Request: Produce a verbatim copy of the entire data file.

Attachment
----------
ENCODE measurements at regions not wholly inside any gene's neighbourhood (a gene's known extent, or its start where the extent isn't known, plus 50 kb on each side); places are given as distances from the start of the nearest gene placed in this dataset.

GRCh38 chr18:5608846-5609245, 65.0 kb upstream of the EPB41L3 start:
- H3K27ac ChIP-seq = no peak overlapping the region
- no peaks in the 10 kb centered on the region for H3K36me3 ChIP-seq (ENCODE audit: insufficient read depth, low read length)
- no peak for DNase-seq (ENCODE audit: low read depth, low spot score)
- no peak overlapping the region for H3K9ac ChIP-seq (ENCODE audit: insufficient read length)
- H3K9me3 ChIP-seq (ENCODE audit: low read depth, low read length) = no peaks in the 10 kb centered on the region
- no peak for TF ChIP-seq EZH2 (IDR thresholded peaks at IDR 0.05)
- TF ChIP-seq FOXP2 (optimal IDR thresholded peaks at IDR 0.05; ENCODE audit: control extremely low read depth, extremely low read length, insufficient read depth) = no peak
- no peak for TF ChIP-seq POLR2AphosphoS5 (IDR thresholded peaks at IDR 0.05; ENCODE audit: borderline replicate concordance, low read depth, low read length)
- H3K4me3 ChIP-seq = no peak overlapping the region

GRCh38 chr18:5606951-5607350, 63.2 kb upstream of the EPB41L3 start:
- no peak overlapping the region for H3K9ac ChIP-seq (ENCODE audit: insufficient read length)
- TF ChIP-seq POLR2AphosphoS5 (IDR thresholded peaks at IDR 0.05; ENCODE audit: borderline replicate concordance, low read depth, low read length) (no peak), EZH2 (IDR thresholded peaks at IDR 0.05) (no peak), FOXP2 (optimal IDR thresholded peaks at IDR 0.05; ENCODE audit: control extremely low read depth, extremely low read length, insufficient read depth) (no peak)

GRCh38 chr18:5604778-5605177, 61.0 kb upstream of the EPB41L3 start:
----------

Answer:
ENCODE measurements at regions not wholly inside any gene's neighbourhood (a gene's known extent, or its start where the extent isn't known, plus 50 kb on each side); places are given as distances from the start of the nearest gene placed in this dataset.

GRCh38 chr18:5608846-5609245, 65.0 kb upstream of the EPB41L3 start:
- H3K27ac ChIP-seq = no peak overlapping the region
- no peaks in the 10 kb centered on the region for H3K36me3 ChIP-seq (ENCODE audit: insufficient read depth, low read length)
- no peak for DNase-seq (ENCODE audit: low read depth, low spot score)
- no peak overlapping the region for H3K9ac ChIP-seq (ENCODE audit: insufficient read length)
- H3K9me3 ChIP-seq (ENCODE audit: low read depth, low read length) = no peaks in the 10 kb centered on the region
- no peak for TF ChIP-seq EZH2 (IDR thresholded peaks at IDR 0.05)
- TF ChIP-seq FOXP2 (optimal IDR thresholded peaks at IDR 0.05; ENCODE audit: control extremely low read depth, extremely low read length, insufficient read depth) = no peak
- no peak for TF ChIP-seq POLR2AphosphoS5 (IDR thresholded peaks at IDR 0.05; ENCODE audit: borderline replicate concordance, low read depth, low read length)
- H3K4me3 ChIP-seq = no peak overlapping the region

GRCh38 chr18:5606951-5607350, 63.2 kb upstream of the EPB41L3 start:
- no peak overlapping the region for H3K9ac ChIP-seq (ENCODE audit: insufficient read length)
- TF ChIP-seq POLR2AphosphoS5 (IDR thresholded peaks at IDR 0.05; ENCODE audit: borderline replicate concordance, low read depth, low read length) (no peak), EZH2 (IDR thresholded peaks at IDR 0.05) (no peak), FOXP2 (optimal IDR thresholded peaks at IDR 0.05; ENCODE audit: control extremely low read depth, extremely low read length, insufficient read depth) (no peak)

GRCh38 chr18:5604778-5605177, 61.0 kb upstream of the EPB41L3 start: